These 6 Caribbean Travel Hotspots To See Record Seaweed Invasion In Summer 2024

These 6 Caribbean Travel Hotspots To See Record-Breaking Seaweed Invasion In Summer 2024

The Mexican Sargassum Monitoring Network (RDMS) has discovered 7,400 tons of sargassum (5,000 square kilometers) floating on their way to six Caribbean hotspots.

Unfavorable dominant winds from east to west in the Atlantic Sea make experts forecast that hundreds of tons of that sargassum will start reaching multiple countries in two weeks.

“The main geostrophic marine currents and dominant winds, which run from east to west, will drag this sargassum in the coming weeks towards the waters of the Mexican Caribbean,” reads the RDMS statement.

The invasion, as the RDMS calls it, is expected to affect Caribbean beaches from June through August. In other words, summer plans might be affected in many areas of these places.

The most affected destinations include: 

  • The Mexican Caribbean coast
  • Turks and Caicos
  • Miami, Florida (USA)
  • Dominican Republic
  • Jamaica
  • The Lesser Antillean Arch Islands
Seaweed in the Dominican Republic in May 2024
Source: FB Group – Algues sargasses Punta Cana Sargassum seaweed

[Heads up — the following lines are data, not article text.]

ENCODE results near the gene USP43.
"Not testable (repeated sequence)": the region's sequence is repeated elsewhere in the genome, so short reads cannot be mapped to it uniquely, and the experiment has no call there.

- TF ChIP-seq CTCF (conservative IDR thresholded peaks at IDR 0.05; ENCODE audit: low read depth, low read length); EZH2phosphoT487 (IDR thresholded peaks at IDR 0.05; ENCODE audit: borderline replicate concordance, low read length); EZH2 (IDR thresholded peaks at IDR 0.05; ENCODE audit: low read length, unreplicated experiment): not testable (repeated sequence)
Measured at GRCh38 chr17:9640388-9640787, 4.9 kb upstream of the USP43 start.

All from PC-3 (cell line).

According to the ORG Ocean Conservancy, the more sargassum there is, the more sargassum there will be, which in practical terms means that seeing tropical beaches buried under tons of sargassum over the summer has the potential to become the “new normal.”

To tackle this issue, countries like Mexico have elevated their sargassum alert level from green to yellow (Level 3) in Quintana Roo.

More than 300,000 tons of sargassum are expected to land on Mexican beaches this year, shattering the records set in previous seasons.

Holidaymakers have been advised to refrain from swimming when there’s too much sargassum in the water.

Other countries like the Dominican Republic are installing ocean barriers to collect seaweed in the open sea. However, the same barriers installed in Mexico have demonstrated inefficacy when winds are strong.

Is sargassum Still Safe for Humans and Ecosystems?

Yes and no. When it’s not too abundant, people can safely stroll for miles on the beach without any issues. 

But when we have a massive arrival, it quickly decomposes, releasing a nauseating smell and causing rashes if you overexpose your skin to it. 

In the animal kingdom, Dolphins, sea turtles and other ocean creatures are getting trapped in massive seaweed blobs, dying in the process because they are “unable to surface for air.”

This seaweed is also changing the water chemistry, creating a polluted environment where marine species can no longer survive.